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“A language that doesn’t affect the way you think about programming, is not worth knowing.”
– Alan Perlis
In my last post, I outlined the techniques to learning that I picked up from Josh Kaufman’s TEDx talk. I briefly mentioned that one should learn a new paradigm rather than a language with a slightly different syntax (e.g. C# <=> Java, ActionScript <=> Haxe) but didn’t stress nearly enough the importance of doing so.
As the mathematician Richard Hamming once said, that it’s possible for there to be thoughts that we cannot have:
“Just as there are odours that dogs can smell and we cannot, as well as sounds that dogs can hear and we cannot, so too there are wavelengths of light we cannot see and flavours we cannot taste. Why then, given our brains wired the way they are, does the remark “Perhaps there are thoughts we cannot think,” surprise you? Evolution, so far, may possibly have blocked us from being able to think in some directions; there could be unthinkable thoughts.”
– Richard Hamming
but what does this have to do with programming languages, or any languages for that matter?
What we cannot express, we cannot think
BBC went to a remote, unconnected tribe called the Himba, whose colour vocabulary is very different from us in that they only have 5 words for colour.
What they found was intriguing.
The Himba is able to easily identify the square with a different shade of green in this picture:
because they have different words for the two shades of green. For us, this feat is difficult because to us, they’re all green.
On the other hand, because we have two words for blue and green, it is easy for us to spot the blue square from the rest:
For the Himba, who has only one word that describes both blue and green, they struggle to identify the square with a different colour.
The implication is profound, that not only do languages shape our thinking, they might prohibit it.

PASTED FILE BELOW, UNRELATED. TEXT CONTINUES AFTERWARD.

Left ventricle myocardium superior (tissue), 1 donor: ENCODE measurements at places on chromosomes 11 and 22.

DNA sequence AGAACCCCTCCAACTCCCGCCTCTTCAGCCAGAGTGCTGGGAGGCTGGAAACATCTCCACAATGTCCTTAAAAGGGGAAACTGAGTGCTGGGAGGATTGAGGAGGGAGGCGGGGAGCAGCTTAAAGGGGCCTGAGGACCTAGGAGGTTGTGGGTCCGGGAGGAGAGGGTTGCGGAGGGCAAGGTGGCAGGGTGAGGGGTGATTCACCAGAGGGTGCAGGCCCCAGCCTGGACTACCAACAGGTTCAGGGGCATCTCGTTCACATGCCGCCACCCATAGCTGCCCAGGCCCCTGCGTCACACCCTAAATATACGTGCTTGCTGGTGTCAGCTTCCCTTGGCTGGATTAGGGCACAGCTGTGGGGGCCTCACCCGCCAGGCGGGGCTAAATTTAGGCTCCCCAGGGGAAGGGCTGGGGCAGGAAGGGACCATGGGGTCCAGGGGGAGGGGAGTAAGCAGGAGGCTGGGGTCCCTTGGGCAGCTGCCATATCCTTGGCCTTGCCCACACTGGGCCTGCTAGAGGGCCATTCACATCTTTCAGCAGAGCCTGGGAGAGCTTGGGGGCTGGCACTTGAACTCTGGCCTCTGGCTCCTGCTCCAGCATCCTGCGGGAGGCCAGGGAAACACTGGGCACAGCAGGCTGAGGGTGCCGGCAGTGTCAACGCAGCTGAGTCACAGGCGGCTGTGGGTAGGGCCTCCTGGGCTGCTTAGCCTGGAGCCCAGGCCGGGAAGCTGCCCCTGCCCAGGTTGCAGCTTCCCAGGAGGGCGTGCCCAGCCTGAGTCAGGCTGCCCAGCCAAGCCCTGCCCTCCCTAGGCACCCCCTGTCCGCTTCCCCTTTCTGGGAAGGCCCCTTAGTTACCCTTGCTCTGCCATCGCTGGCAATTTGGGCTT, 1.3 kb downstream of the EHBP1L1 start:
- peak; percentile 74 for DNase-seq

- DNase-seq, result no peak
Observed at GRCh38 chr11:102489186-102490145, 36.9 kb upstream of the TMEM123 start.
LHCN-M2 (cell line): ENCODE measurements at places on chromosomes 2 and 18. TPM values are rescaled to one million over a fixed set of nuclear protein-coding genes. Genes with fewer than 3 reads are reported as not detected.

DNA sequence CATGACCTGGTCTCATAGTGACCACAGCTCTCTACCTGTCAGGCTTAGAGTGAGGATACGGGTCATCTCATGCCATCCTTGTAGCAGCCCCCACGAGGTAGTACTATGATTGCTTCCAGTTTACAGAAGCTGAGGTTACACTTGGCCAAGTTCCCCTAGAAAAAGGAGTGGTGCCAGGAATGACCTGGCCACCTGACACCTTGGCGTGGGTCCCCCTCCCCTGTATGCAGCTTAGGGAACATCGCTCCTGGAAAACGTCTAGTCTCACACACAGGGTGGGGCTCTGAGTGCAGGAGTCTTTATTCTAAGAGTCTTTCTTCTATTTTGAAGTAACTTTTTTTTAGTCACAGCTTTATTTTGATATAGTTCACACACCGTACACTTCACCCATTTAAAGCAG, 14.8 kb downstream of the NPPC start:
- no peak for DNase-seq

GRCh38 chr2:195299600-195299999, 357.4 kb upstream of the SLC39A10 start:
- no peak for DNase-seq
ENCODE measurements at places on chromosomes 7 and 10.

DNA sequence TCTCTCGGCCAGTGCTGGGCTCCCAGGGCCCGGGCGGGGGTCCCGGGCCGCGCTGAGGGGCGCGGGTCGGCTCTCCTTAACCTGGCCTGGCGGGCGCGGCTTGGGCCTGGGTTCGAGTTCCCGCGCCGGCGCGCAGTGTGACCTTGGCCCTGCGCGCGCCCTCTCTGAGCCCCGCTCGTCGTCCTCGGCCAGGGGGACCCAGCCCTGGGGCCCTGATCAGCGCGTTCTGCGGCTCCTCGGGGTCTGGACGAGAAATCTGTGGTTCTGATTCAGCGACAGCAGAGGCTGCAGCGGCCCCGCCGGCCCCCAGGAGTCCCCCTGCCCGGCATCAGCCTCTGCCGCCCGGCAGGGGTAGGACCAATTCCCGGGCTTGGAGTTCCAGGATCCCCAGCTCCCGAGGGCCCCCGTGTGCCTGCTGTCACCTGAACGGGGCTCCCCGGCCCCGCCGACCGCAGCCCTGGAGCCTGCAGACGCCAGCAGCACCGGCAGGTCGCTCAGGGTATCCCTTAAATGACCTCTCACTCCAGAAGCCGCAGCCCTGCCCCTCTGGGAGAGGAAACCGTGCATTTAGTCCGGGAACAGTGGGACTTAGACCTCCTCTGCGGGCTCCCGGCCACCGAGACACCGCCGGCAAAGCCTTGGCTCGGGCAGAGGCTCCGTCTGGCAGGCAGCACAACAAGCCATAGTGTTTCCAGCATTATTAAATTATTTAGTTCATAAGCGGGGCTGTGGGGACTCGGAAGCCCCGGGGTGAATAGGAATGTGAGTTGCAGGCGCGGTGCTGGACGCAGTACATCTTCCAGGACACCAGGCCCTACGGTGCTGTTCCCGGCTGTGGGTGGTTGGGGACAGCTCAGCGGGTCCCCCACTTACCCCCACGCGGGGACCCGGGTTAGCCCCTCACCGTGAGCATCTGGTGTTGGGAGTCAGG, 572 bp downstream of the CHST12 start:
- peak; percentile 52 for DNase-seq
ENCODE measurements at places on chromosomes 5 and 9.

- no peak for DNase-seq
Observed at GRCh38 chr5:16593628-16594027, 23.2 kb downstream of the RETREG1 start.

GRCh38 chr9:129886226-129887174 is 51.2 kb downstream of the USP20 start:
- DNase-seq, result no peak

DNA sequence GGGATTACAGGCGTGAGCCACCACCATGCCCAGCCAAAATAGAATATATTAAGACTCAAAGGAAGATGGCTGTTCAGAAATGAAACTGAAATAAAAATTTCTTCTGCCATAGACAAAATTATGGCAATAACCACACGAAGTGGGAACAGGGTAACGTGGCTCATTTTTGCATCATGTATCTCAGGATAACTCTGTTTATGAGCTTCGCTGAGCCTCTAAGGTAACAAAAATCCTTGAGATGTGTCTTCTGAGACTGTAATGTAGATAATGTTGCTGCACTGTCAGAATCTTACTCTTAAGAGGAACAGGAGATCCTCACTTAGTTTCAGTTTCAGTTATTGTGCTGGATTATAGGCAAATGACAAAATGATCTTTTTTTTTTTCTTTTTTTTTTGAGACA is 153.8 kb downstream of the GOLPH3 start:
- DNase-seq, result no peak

“The limits of my language mean the limits of my world.”
– Ludwig Wittgenstein
What if the same is true for programming languages?
“Programming languages have a devious influence: they shape our thinking habits.”
What if our creative powers are limited by the ideas that can be expressed by the programming language we use?
What if some solutions are out of our reach because they cannot be clearly expressed in those languages? How would we ever discover these unknown unknowns?
Without being aware of the outside possibilities, would we ever become aware of our unconscious incompetence?
I don’t know of any research into the impact programming paradigms have on creativity. From personal experience, my most creative solutions have come from my ventures into non-mainstream programming and database paradigms. These ventures have opened doors in my mind and allowed me to see solutions I couldn’t before.
By contrast, my other learning efforts such as Dart and Haxe has taught me a slightly different syntax for expressing the same ideas that I’m already familiar with. Whilst they can prove to be useful tools for specific tasks, they failed to have the same mind-expanding effect that is far more valuable to my long term career.